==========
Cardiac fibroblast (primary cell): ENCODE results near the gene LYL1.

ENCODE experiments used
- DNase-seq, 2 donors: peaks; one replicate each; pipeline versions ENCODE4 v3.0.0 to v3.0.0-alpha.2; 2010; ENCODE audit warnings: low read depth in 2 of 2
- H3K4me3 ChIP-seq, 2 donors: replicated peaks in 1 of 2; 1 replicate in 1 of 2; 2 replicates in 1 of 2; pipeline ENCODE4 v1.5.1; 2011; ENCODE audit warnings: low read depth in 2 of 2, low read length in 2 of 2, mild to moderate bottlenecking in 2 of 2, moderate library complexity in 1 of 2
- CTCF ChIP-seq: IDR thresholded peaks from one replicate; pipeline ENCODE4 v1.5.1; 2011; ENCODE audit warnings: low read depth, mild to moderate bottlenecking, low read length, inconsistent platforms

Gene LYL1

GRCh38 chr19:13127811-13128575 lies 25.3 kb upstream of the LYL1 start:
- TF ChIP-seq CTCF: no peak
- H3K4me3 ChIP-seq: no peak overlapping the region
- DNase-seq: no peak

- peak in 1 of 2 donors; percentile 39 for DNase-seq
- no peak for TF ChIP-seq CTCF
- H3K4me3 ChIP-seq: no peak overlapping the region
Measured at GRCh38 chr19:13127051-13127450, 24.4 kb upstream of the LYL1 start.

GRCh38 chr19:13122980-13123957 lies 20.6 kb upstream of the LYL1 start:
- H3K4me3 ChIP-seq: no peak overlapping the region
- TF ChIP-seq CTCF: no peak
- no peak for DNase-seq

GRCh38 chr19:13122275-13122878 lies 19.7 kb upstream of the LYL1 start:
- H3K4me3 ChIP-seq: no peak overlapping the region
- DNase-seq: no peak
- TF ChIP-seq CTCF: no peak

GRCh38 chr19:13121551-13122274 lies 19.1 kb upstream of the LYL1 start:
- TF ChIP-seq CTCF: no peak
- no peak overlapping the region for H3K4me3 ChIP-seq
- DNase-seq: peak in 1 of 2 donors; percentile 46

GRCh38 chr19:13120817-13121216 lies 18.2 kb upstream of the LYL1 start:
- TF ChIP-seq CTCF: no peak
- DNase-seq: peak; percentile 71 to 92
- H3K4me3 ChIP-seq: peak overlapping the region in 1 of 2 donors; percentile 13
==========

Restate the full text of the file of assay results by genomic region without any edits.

Cardiac fibroblast (primary cell): ENCODE results near the gene LYL1.

ENCODE experiments used
- DNase-seq, 2 donors: peaks; one replicate each; pipeline versions ENCODE4 v3.0.0 to v3.0.0-alpha.2; 2010; ENCODE audit warnings: low read depth in 2 of 2
- H3K4me3 ChIP-seq, 2 donors: replicated peaks in 1 of 2; 1 replicate in 1 of 2; 2 replicates in 1 of 2; pipeline ENCODE4 v1.5.1; 2011; ENCODE audit warnings: low read depth in 2 of 2, low read length in 2 of 2, mild to moderate bottlenecking in 2 of 2, moderate library complexity in 1 of 2
- CTCF ChIP-seq: IDR thresholded peaks from one replicate; pipeline ENCODE4 v1.5.1; 2011; ENCODE audit warnings: low read depth, mild to moderate bottlenecking, low read length, inconsistent platforms

Gene LYL1

GRCh38 chr19:13127811-13128575 lies 25.3 kb upstream of the LYL1 start:
- TF ChIP-seq CTCF: no peak
- H3K4me3 ChIP-seq: no peak overlapping the region
- DNase-seq: no peak

- peak in 1 of 2 donors; percentile 39 for DNase-seq
- no peak for TF ChIP-seq CTCF
- H3K4me3 ChIP-seq: no peak overlapping the region
Measured at GRCh38 chr19:13127051-13127450, 24.4 kb upstream of the LYL1 start.

GRCh38 chr19:13122980-13123957 lies 20.6 kb upstream of the LYL1 start:
- H3K4me3 ChIP-seq: no peak overlapping the region
- TF ChIP-seq CTCF: no peak
- no peak for DNase-seq

GRCh38 chr19:13122275-13122878 lies 19.7 kb upstream of the LYL1 start:
- H3K4me3 ChIP-seq: no peak overlapping the region
- DNase-seq: no peak
- TF ChIP-seq CTCF: no peak

GRCh38 chr19:13121551-13122274 lies 19.1 kb upstream of the LYL1 start:
- TF ChIP-seq CTCF: no peak
- no peak overlapping the region for H3K4me3 ChIP-seq
- DNase-seq: peak in 1 of 2 donors; percentile 46

GRCh38 chr19:13120817-13121216 lies 18.2 kb upstream of the LYL1 start:
- TF ChIP-seq CTCF: no peak
- DNase-seq: peak; percentile 71 to 92
- H3K4me3 ChIP-seq: peak overlapping the region in 1 of 2 donors; percentile 13